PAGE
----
Skills Set of an Instructional Designer
- Possess interdisciplinary knowledge, cross-cultural competency, as well as commitment and passion for learning and technology.
- Have a background in education, a critical attitude, and clear learning objectives.
- Conduct thorough research, boast good analytical skills and the ability to synthesize information from various sources.
- Effectively communicate both visually and verbally, be a good listener and create measurable objectives, based on the audience’s needs. This requires the successful identification of the learners’ general characteristics.
- Create content with information that can be used and applied in the real world and especially within the audience’s professional field, always in cooperation with SMEs, professionals and team members.
- Select the right instructional media, and write effective copies, texts, audio and video scripts. This requires thorough media knowledge.
- Focus on the expected outcomes, based on the audience’s prior skills, experience, expectations and needs, and design a course based on the available technology, budget and time.
- Be an effectual project manager, able to develop the right instructional strategy and the appropriate structure, with pre-class activities, presentations, learners participation, practice problems, case studies, and evaluations.
- Be a successful, flexible and resourceful problem solver, able to tackle with any kind of setback and obstacle.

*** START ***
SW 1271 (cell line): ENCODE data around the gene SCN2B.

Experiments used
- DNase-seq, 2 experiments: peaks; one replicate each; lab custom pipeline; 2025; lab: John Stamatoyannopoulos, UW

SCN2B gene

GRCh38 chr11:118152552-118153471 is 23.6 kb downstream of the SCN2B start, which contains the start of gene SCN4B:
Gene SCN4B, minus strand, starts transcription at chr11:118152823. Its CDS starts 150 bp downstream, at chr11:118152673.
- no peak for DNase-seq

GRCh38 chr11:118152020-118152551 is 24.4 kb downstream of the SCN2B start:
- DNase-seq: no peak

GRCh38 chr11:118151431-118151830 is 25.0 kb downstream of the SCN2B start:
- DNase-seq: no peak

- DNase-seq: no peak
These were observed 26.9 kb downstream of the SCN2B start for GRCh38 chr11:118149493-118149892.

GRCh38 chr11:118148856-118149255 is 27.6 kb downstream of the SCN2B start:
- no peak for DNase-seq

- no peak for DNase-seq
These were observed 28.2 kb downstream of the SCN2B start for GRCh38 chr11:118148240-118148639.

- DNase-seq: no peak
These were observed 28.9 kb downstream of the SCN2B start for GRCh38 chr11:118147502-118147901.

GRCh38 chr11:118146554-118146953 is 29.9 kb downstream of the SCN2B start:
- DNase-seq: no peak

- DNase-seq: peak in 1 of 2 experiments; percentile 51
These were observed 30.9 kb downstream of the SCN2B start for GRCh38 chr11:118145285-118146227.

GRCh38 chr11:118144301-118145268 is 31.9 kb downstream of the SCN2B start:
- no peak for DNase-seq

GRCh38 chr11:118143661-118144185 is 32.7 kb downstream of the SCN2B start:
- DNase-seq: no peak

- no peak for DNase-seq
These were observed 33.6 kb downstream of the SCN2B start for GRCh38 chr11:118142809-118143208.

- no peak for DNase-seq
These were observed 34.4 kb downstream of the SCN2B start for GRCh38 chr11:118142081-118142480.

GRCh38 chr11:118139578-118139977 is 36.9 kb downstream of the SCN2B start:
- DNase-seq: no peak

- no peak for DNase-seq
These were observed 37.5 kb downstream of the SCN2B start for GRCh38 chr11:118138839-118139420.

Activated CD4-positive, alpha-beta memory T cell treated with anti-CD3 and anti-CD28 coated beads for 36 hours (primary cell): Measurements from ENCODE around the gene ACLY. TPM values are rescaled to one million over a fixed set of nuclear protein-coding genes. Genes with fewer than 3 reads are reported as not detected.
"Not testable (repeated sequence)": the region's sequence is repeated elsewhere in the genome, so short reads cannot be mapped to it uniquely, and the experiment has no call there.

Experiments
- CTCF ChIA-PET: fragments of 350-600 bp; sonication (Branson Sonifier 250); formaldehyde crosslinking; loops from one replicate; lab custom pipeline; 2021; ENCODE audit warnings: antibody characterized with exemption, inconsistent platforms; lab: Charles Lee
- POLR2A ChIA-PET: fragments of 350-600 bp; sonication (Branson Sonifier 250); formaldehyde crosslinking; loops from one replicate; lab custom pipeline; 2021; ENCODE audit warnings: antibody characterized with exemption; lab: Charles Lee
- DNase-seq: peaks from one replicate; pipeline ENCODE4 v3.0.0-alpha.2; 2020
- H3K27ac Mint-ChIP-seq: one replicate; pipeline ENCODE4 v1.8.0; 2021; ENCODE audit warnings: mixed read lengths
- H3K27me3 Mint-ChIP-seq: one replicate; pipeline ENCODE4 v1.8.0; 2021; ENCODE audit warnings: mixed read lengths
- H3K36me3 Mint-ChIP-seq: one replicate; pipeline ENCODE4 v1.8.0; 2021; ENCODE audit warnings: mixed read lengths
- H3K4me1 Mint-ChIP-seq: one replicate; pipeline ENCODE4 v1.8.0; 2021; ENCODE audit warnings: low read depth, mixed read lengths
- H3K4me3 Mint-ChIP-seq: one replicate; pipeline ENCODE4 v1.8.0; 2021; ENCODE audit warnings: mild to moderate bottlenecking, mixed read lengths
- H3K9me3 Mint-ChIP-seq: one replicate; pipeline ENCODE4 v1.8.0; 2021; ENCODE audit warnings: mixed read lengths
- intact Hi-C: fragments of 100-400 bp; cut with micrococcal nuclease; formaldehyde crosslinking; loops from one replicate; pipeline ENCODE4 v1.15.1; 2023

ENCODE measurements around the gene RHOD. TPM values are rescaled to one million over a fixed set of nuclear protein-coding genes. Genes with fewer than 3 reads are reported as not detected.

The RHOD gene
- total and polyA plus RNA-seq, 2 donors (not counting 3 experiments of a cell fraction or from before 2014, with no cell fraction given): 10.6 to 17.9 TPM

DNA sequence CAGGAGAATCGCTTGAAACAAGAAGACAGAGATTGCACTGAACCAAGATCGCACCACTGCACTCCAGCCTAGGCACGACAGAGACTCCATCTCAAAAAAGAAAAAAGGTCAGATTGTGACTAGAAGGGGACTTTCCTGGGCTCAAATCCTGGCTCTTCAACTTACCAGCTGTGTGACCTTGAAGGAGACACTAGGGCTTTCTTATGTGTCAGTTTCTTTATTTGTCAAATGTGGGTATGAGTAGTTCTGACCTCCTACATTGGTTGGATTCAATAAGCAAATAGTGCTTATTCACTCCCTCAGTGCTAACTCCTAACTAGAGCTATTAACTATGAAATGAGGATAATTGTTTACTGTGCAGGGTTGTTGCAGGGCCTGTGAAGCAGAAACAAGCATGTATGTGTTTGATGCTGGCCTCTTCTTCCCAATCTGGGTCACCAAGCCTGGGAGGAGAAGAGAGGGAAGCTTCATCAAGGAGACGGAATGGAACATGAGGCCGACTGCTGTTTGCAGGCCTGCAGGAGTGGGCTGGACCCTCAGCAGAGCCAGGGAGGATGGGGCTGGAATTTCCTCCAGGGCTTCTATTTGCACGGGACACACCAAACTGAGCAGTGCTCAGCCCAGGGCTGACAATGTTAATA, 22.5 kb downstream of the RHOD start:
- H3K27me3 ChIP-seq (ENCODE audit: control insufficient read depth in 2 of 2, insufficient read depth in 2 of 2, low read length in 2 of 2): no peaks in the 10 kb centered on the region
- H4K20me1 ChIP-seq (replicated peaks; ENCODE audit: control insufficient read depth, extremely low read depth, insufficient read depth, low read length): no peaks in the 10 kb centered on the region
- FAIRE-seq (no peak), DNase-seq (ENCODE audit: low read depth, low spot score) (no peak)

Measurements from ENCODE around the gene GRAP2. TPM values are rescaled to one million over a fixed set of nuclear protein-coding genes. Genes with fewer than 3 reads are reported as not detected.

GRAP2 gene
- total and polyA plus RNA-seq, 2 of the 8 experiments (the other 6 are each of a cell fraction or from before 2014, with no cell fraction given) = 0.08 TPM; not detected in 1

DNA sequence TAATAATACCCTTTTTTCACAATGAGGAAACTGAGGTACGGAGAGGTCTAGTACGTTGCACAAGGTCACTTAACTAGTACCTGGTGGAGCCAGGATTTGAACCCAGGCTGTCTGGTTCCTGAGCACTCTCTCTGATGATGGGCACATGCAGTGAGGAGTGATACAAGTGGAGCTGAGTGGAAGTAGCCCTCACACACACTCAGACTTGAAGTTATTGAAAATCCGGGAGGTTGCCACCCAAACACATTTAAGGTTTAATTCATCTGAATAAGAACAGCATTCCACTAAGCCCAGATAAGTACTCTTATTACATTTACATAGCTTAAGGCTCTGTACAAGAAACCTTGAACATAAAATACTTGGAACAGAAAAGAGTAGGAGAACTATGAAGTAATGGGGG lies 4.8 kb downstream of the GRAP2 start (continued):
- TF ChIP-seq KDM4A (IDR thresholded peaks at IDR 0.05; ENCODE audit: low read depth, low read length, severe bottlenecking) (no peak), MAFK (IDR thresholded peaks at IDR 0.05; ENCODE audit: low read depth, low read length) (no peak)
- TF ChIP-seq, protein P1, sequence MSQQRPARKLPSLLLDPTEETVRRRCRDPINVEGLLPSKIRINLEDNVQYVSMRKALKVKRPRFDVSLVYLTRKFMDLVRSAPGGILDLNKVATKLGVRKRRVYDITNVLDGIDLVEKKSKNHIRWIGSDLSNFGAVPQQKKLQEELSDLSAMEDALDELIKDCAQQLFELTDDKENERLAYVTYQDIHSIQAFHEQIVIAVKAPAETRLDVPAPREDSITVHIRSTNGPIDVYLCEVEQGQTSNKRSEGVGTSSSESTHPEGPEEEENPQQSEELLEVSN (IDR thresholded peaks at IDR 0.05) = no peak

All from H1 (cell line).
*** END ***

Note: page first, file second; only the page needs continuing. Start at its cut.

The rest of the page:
- Be able to create effective and fair assessment methods that foster the learners’ development by providing opportunities to demonstrate their mastery of the learning goals.
Instructional designer skills set overview
If we take a closer look at the list above, we will realize that it all comes down to: Analysis, Design, Development, Implementation and Evaluation (aka ADDIE model). And while it’s important to create a valuable framework for the necessary instructional designer skills, it is equally important to remember that these 10 (or how much ever you stumble upon) features are dynamic and flexible components of a whole.
Instructional designers usually come from diverse educational and professional backgrounds and even though it’s crucial to boast a solid foundation in learning theory and cognitive science, the creation of a successful course requests a wide knowledge, an open-minded mentality and a multilevel familiarity with various different subjects. Thus, this 10-item instructional designer skills list can be dynamically expanded with endless parameters, depending on the subject, specialization and field of the instructor, the course and the audience. Different instructors bring different aspects, have different perspectives and incorporate their own unique experience and know-how in the course they design. In other words, this is only an instructional designer skills guideline to build effective training courses and tools.
Finally, the skills set of instructional designers should include the ability to identify potential failure of the course’s structure, means or teaching methods, acceptance to feedback and evaluation, as well as flexibility to improve their material and the overall learning experience of their audience.
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